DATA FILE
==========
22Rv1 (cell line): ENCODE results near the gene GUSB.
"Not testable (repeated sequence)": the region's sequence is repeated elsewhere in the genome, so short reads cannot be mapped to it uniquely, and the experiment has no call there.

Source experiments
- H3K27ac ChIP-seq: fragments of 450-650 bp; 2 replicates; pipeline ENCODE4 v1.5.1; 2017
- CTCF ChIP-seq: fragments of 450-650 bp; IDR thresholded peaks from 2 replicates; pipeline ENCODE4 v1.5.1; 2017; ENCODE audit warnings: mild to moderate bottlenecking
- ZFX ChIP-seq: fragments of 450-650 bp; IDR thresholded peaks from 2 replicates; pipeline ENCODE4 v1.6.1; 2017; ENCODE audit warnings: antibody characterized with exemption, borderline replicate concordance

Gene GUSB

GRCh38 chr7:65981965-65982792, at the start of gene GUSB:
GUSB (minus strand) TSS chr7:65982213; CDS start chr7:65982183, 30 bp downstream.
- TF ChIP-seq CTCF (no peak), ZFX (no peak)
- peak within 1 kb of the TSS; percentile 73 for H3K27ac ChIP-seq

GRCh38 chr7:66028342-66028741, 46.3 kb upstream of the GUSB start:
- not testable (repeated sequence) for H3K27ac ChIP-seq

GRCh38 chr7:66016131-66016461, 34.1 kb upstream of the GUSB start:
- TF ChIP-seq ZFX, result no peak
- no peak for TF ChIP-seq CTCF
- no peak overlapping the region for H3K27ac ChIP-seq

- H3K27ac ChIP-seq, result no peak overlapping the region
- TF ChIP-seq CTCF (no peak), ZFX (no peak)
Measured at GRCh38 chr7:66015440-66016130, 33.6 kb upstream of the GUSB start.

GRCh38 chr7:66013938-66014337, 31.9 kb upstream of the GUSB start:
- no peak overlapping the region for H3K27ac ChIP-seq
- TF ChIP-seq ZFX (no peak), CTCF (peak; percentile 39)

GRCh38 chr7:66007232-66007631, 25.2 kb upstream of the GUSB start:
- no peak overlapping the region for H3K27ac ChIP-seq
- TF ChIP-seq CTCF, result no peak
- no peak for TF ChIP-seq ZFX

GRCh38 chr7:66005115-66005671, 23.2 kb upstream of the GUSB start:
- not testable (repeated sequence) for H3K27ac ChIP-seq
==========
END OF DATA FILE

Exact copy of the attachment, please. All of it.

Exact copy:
22Rv1 (cell line): ENCODE results near the gene GUSB.
"Not testable (repeated sequence)": the region's sequence is repeated elsewhere in the genome, so short reads cannot be mapped to it uniquely, and the experiment has no call there.

Source experiments
- H3K27ac ChIP-seq: fragments of 450-650 bp; 2 replicates; pipeline ENCODE4 v1.5.1; 2017
- CTCF ChIP-seq: fragments of 450-650 bp; IDR thresholded peaks from 2 replicates; pipeline ENCODE4 v1.5.1; 2017; ENCODE audit warnings: mild to moderate bottlenecking
- ZFX ChIP-seq: fragments of 450-650 bp; IDR thresholded peaks from 2 replicates; pipeline ENCODE4 v1.6.1; 2017; ENCODE audit warnings: antibody characterized with exemption, borderline replicate concordance

Gene GUSB

GRCh38 chr7:65981965-65982792, at the start of gene GUSB:
GUSB (minus strand) TSS chr7:65982213; CDS start chr7:65982183, 30 bp downstream.
- TF ChIP-seq CTCF (no peak), ZFX (no peak)
- peak within 1 kb of the TSS; percentile 73 for H3K27ac ChIP-seq

GRCh38 chr7:66028342-66028741, 46.3 kb upstream of the GUSB start:
- not testable (repeated sequence) for H3K27ac ChIP-seq

GRCh38 chr7:66016131-66016461, 34.1 kb upstream of the GUSB start:
- TF ChIP-seq ZFX, result no peak
- no peak for TF ChIP-seq CTCF
- no peak overlapping the region for H3K27ac ChIP-seq

- H3K27ac ChIP-seq, result no peak overlapping the region
- TF ChIP-seq CTCF (no peak), ZFX (no peak)
Measured at GRCh38 chr7:66015440-66016130, 33.6 kb upstream of the GUSB start.

GRCh38 chr7:66013938-66014337, 31.9 kb upstream of the GUSB start:
- no peak overlapping the region for H3K27ac ChIP-seq
- TF ChIP-seq ZFX (no peak), CTCF (peak; percentile 39)

GRCh38 chr7:66007232-66007631, 25.2 kb upstream of the GUSB start:
- no peak overlapping the region for H3K27ac ChIP-seq
- TF ChIP-seq CTCF, result no peak
- no peak for TF ChIP-seq ZFX

GRCh38 chr7:66005115-66005671, 23.2 kb upstream of the GUSB start:
- not testable (repeated sequence) for H3K27ac ChIP-seq